Adult’s services could easily claim that cuts in their budget could lead to adult deaths, indeed some do, but for obvious reasons this claim is not taken as seriously. Plus,
it’s not really fair to apply the same call to the whole of the children’s services department; the whole department is
not directly involved in securing child safety (although those who work there would argue, with some justification, that everyone works indirectly to protect children in some way).

I’ve seen this tendency in multiple local authorities and wonder whether it is as widespread as my wise first manager once said. The problem is that finding out would probably involve investigating childrens services departments nationwide.

And you know what the response would be if anyone asked for that sort of access…

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13 Comments on “A child might die”


  1. [...] This post was mentioned on Twitter by Rachael, PublicSectorBloggers. PublicSectorBloggers said: A child might die: Street cleaners don't have a chance Councils can not be seen as single entities. In reality a… http://bit.ly/ef0PY5 [...]

  2. citizenr Says:

    Funny, I’ve never heard this and I work in chidlren’s services, albeit in the education department rather than social services (maybe I’m not senior enough). Believe me, they’re cutting children’s services with gay abandon over in my council.

  3. Performance Officer Says:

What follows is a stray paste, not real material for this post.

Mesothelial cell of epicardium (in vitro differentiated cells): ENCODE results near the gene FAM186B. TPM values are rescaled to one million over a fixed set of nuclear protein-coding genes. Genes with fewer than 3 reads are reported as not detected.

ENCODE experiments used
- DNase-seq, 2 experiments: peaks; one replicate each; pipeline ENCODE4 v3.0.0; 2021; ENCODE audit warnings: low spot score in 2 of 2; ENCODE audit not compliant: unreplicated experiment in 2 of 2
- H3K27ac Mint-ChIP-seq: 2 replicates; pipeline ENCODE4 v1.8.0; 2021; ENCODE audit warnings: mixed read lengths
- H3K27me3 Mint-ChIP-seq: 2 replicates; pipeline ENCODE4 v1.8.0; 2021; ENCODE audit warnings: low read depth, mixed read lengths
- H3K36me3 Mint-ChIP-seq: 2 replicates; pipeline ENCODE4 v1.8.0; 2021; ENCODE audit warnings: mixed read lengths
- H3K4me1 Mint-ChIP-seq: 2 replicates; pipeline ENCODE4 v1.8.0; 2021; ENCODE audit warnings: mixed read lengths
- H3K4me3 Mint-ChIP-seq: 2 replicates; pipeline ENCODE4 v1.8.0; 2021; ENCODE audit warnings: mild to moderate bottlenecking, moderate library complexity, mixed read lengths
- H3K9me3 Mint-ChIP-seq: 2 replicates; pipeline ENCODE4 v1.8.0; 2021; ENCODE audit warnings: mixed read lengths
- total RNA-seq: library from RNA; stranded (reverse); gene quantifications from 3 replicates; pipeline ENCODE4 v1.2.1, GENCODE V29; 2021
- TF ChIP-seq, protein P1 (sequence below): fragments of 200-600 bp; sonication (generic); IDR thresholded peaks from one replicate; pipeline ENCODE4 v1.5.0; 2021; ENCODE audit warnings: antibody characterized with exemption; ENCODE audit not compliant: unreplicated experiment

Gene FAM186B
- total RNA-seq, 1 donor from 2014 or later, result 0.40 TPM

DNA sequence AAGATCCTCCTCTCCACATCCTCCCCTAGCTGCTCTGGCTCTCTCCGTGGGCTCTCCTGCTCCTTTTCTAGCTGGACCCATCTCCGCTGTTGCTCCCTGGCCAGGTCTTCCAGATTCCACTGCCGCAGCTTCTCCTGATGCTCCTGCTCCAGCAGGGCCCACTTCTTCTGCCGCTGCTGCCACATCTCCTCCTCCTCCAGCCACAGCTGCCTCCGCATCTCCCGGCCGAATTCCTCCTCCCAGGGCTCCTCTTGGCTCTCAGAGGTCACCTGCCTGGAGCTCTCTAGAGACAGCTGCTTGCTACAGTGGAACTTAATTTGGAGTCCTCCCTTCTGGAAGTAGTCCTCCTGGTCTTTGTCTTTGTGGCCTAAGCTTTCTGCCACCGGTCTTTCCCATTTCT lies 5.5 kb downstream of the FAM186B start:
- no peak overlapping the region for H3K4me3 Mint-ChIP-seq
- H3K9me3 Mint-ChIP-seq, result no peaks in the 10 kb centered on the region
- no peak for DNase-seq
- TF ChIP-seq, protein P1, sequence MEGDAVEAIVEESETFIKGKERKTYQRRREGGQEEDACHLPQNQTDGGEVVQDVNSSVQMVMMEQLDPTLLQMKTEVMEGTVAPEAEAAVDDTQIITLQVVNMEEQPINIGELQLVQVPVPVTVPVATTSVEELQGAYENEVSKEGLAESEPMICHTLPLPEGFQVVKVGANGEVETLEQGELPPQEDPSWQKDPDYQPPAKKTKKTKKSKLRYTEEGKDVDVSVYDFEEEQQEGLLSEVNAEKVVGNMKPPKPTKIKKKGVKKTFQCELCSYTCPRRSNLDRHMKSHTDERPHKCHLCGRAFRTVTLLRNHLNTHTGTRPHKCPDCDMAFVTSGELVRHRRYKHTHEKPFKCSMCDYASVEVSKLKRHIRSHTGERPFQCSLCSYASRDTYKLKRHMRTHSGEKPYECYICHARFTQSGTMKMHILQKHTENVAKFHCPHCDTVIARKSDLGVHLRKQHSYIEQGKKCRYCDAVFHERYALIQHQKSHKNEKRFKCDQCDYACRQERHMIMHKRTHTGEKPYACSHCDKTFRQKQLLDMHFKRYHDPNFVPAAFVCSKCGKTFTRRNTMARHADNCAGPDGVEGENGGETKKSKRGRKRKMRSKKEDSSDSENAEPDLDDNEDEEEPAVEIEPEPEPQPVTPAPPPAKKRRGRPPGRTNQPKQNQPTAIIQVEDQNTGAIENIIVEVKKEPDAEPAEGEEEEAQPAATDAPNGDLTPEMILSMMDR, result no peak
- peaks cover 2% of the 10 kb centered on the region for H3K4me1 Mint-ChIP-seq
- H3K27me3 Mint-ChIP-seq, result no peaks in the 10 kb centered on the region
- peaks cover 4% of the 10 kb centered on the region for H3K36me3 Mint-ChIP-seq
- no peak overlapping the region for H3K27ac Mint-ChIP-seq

Ha ha ha! yes, I’ve heard this one a lot! It even crops up in discussions about performance management (and, slightly more understandably, open data).

    Our adult care area are also prone to pull the ‘old/disabled’ people will die card though.

    As previous poster said, this is a real benefit of the scale of the cuts – everyone needs to contribute. I can’t believe there aren’t savings to be found in these departments that won’t necessarily mean people will die.

  4. Andrew Brown Says:

    When I was a councillor we had a phrase for the sort of approach described in the post; ‘bleeding stumps’.

    Whenever budget negotiations were started our Cabinet Member for Resources would look hard at each of his colleagues and demand that we not bring him bleeding stumps as our contribution to savings proposals.

    We all knew what he meant, bringing forward cuts that may have squeaked past the law but were politically impossible. In my time this included child protection issues but also library closures, how times have changed!